Opinion

Ohio House bill ignores history, censors important issues

 

Ohio House Bill 327 would restrict schools and provide guidelines on what and how they can teach about race and sex. The bill has caused controversy and debate regarding if and how race should be addressed in schools. It discusses Critical Race Theory, defined by Purdue University as a “theoretical and interpretive mode that examines the appearance of race and racism across dominant cultural modes of expression.” The bill essentially bans any teaching of ideas such as discrimination, privilege due to race and generally how members of one race interact with one another. This bill must be vetoed due to how it could affect and damage students’ education by excluding important history, as well as change curriculum standards and the way teachers instruct by enforcing guidelines.

House Bill 327 would ban “the concept that members of one nationality, race, color, ethnicity, religion, or sex attempt to treat others disrespectfully based upon nationality, race, color, ethnicity, religion, or sex.” Using broad language insinuates that teaching about racism at all would be banned. With four pages outlining what schools cannot teach, curriculum would have to be reworked. Not only would this alter the content of all history courses up to high school level, it would also change the fundamental ideas young children are taught.

Racism is a part of our country’s history, whether we want to admit it or not. For centuries, discrimination and racism have existed in our country. Because of this, racism has become planted in legal systems and everyday life, which aligns with the ideas of Critical Race Theory.

If we don’t acknowledge our country’s racism, not only in society but also education, future generations can’t learn from it. Restrictions on teaching about race in schools would change the content students learn and would then in turn change how they see the world, themselves and others. House Bill 327 uses the term “divisive concepts” to outline what they are banning, including that “the United States is fundamentally racist or sexist.” This bill does not allow for any other viewpoints to be included. If students are only taught one viewpoint, it will be harder for them to learn anything else. House Bill 327 would also ban teaching topics as important as slavery. Children, teens and even adults need to learn about the history of the country they live in or they will not understand it.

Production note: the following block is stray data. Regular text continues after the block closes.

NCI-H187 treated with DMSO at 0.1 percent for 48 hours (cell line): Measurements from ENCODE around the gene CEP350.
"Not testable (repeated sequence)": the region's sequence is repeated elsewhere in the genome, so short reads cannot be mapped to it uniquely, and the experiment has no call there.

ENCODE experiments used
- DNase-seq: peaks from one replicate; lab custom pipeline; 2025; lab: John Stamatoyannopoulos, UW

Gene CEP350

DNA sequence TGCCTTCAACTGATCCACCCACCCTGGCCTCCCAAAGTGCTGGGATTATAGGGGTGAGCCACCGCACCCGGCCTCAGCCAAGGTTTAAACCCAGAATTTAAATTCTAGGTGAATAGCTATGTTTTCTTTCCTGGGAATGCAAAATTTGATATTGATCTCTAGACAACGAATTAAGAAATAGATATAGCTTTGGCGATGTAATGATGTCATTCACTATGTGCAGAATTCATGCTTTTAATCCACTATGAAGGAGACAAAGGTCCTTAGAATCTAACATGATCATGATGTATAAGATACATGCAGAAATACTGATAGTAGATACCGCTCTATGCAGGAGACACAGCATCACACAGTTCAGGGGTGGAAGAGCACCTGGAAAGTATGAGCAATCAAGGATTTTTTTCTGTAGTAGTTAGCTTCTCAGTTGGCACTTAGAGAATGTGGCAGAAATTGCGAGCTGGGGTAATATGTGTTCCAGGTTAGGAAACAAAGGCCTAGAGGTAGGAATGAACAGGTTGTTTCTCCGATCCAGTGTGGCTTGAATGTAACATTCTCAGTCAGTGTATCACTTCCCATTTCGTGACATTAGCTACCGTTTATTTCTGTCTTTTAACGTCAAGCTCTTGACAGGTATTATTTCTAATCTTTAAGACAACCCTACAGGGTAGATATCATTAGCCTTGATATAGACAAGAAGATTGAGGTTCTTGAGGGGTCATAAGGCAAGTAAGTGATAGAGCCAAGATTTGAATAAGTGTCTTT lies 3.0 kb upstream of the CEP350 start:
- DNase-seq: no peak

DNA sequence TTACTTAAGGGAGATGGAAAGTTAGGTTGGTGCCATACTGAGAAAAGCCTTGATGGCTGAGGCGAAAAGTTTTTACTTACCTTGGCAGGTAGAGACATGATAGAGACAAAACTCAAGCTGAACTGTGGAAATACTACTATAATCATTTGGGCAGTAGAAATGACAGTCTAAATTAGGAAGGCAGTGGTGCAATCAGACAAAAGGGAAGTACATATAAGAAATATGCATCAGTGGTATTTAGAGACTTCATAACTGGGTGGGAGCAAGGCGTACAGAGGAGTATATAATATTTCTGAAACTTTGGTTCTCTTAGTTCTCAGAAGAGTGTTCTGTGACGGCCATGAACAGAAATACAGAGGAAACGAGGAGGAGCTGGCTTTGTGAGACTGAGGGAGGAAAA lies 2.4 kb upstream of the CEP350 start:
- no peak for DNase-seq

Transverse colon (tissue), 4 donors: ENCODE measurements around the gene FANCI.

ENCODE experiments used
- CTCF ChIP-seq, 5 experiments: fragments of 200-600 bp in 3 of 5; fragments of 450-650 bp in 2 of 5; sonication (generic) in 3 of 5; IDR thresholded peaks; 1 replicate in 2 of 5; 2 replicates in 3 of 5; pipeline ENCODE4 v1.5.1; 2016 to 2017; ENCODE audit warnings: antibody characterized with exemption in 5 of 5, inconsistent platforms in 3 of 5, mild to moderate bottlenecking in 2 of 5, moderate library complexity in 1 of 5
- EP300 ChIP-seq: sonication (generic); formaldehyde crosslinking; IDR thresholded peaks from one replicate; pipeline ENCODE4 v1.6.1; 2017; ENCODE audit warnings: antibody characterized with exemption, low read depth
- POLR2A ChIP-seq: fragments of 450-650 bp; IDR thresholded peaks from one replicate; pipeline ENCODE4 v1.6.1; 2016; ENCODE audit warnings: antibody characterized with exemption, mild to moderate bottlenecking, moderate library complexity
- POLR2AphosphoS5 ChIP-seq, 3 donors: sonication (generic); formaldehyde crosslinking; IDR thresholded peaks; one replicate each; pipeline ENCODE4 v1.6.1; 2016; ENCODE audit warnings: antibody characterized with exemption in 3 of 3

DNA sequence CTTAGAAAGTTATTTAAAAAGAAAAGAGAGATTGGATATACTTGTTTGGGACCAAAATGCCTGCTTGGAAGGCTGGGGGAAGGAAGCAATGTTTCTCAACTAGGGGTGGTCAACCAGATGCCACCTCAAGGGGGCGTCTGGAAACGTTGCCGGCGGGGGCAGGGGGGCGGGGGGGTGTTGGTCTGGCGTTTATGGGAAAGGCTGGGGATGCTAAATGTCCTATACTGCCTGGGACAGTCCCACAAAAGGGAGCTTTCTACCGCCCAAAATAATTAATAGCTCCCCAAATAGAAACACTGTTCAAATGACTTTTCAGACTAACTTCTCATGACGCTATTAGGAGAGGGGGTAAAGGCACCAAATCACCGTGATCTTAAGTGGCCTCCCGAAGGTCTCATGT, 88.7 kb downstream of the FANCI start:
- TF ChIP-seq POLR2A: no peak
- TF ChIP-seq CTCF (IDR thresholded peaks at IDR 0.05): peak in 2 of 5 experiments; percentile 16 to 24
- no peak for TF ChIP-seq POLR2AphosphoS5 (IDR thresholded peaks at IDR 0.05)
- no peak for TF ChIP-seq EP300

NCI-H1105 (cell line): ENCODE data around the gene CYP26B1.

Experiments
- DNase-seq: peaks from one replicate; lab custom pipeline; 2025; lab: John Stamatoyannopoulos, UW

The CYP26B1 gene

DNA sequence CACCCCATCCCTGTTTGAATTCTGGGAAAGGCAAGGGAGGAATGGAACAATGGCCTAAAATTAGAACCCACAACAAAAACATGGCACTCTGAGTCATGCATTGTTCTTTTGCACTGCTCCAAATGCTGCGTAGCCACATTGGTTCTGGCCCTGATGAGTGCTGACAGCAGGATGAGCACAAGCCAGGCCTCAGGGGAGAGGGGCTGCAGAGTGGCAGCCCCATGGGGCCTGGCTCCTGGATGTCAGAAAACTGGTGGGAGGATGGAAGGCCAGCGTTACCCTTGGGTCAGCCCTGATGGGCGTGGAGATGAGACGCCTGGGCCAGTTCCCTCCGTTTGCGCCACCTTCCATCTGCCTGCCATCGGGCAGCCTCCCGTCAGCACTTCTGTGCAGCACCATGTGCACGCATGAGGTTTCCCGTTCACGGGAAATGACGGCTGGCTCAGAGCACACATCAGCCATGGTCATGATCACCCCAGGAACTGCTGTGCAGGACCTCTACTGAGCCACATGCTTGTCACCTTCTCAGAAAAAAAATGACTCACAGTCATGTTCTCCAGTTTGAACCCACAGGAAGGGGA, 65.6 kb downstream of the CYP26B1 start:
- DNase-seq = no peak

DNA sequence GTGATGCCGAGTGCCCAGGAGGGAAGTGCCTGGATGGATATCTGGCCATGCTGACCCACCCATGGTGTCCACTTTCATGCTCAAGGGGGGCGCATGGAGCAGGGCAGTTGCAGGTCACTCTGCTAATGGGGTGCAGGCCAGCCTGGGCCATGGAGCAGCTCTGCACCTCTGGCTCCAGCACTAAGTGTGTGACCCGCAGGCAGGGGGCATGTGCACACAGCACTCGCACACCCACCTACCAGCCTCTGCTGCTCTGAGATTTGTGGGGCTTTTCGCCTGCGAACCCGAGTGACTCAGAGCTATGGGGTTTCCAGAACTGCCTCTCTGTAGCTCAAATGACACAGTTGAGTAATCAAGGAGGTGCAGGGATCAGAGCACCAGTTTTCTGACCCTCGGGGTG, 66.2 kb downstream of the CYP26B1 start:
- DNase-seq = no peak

According to an article from Children’s Defense Fund, if the bill is passed, any course a student takes that covers these “divisive” concepts would not count as credit towards graduation. This article also points out that if a school violates House Bill 327, they would lose 25% of state funding on the first offense, with this percentage only increasing for each offense.

These curriculum changes would be expensive and difficult for teachers to manage. Any push for diversity that had been made would be reversed.

Many teachers have been trying to include more diverse authors or including stories of minorities throughout history. According to an article from Vox, a handful of states have begun to develop an ethnic studies curriculum. Teachers would have to redo or completely cut out certain units of curriculum because of this bill. The bill says if a teacher went against this bill and taught students these “divisive concepts,” they could be fined or even lose their job.

According to an article from the Oklahoma Council of Public Affairs, teachers could lose their license if they go against the bill and teach their students the ideas of the Critical Race Theory.

Teaching ideas such as race and how it has been seen through history should not be strictly outlined by the state government. This bill would have a large and widespread impact on students, teachers and their curriculum. The effect would be seen throughout the country, but also locally in Bexley. House Bill 327 would restrict the education we receive.

Zoe Wright
Zoe Wright is a junior at Bexley High School and a staff reporter for The Torch. In her free time, she plays piano and viola.